- 1 Festival
- 2 Festivals in South Africa
- 3 South African festivals abroad
- 4 Sources
- 5 Return to
TO BE WRITTEN*
See also Carnival
Festivals in South Africa
As shown in the entry above, the festival (in its various forms) has long been a venue for theatrical performance(s) throughout the world, and in South Africa.
Cultural-historical and political festivals and pageants
Radical political festivals
Radical political festivals occurred too, e.g. the African National Theatre (ANT) festival of short plays (1941), ** Gradually other regional, celebaratory festivals came along such as the Van der Stel Fees, the Stellenbosch Fees, the Durban Tattoo, the Cape Town Arts Festival, **.
Educational and cultural festivals
Others have been educational and cultural, including the amateur and schools drama festivals orgnised over tmany years by FATSSA, the ATKV, and various educational bodies and departments (e.g. the High School Drama Festival in Cape Town). See Administration Drama Festival, Administrator's Cup Competition, Also the Barney Simon Young Directors and Writers Festival at the Market Theatre. Time of the Writer or International Writer’s Festival, Durban
The evolution of the post-Apartheid festival circuit
However, beginning with the renowned the Grahamstown Festival, or to give it its formal name, the National Arts Festival (NAF) , the late 20th century saw the development of a wide-spread festival circuit in this country has been a particularly prominent and immensely influential feature of the theatre in the period after 1994, as state support for the arts drained away. They include other English festivals like the Hilton Festival, the Arts Alive Festival, Franschoek Literary Festival, and **, Afrikaans festivals (the original Klein Karoo Nasionale Kunstefees and its associated Afrikaans festivals - Aardklop, Walvis Fees, Oester Fees, Burger-Suidoosterfees, Volksbladfees, Afrikaanse Woordfees, Innibos, ** ), and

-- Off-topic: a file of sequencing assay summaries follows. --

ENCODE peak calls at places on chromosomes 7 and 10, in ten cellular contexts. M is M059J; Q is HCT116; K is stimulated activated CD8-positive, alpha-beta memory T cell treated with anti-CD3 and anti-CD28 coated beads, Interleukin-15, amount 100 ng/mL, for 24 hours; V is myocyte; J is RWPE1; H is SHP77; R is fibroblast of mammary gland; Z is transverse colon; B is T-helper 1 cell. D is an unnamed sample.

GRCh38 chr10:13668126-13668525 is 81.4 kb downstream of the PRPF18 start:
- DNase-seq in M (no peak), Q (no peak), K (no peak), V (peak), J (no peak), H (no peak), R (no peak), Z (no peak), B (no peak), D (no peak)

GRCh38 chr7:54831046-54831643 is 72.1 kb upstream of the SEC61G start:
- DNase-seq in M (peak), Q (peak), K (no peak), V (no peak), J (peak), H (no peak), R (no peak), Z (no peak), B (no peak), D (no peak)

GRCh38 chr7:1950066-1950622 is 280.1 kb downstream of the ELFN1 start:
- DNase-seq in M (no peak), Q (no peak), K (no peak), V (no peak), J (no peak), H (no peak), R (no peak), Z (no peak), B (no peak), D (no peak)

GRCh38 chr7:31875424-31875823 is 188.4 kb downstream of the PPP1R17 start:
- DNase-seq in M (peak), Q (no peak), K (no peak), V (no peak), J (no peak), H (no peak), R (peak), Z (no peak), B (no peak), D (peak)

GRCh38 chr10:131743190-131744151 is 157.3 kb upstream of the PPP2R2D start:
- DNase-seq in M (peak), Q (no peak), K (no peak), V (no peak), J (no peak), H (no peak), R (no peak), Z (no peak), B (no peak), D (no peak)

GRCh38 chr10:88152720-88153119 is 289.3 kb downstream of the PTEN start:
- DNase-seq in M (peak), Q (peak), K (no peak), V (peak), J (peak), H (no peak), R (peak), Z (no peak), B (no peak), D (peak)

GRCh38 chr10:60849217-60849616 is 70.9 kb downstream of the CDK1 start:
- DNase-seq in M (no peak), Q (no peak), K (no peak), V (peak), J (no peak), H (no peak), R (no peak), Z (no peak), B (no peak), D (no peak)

Many of the new festivals arising later in the 20th century and escalating there have been product and produce-oriented festivals (the Hibiscus festival, the Flower Festival in Darling, and numerous food and beverages festivals celebrating wine, brandy, mampoer, cheese, olives, cherries, potatoes, and so on.)
South African festivals abroad
See further the individual entries for the various festivals in Part Three, Section 3 (Venues) and Section 4 (Plays and Performances). (See
Hauptfleisch, 1997 and 2004;
Temple Hauptfleisch, Shulamith Lev-Aladgem, Jacqueline Martin, Willmar Sauter and Henri Schoenmakers, 2007
"A feast of South African festivals", South Africa.info (2015)
Cremona, V.A., Eversmann, P., van Maanen, H., Sauter, W. & Tulloch, J. (Eds.), (2004) Theatrical Events – Borders Dynamics Frames. Amsterdam and New York: Rodopi Publishers.
Even-Zohar, I. (1979) ‘Polysystem Theory’, Poetics Today 1(1-2).
Hauptfleisch, T. (1997) ‘The Company You Keep’ in: Hauptfleisch, Theatre and Society in South Africa: Reflections in a Fractured Mirror. Pretoria: J.L. van Schaik.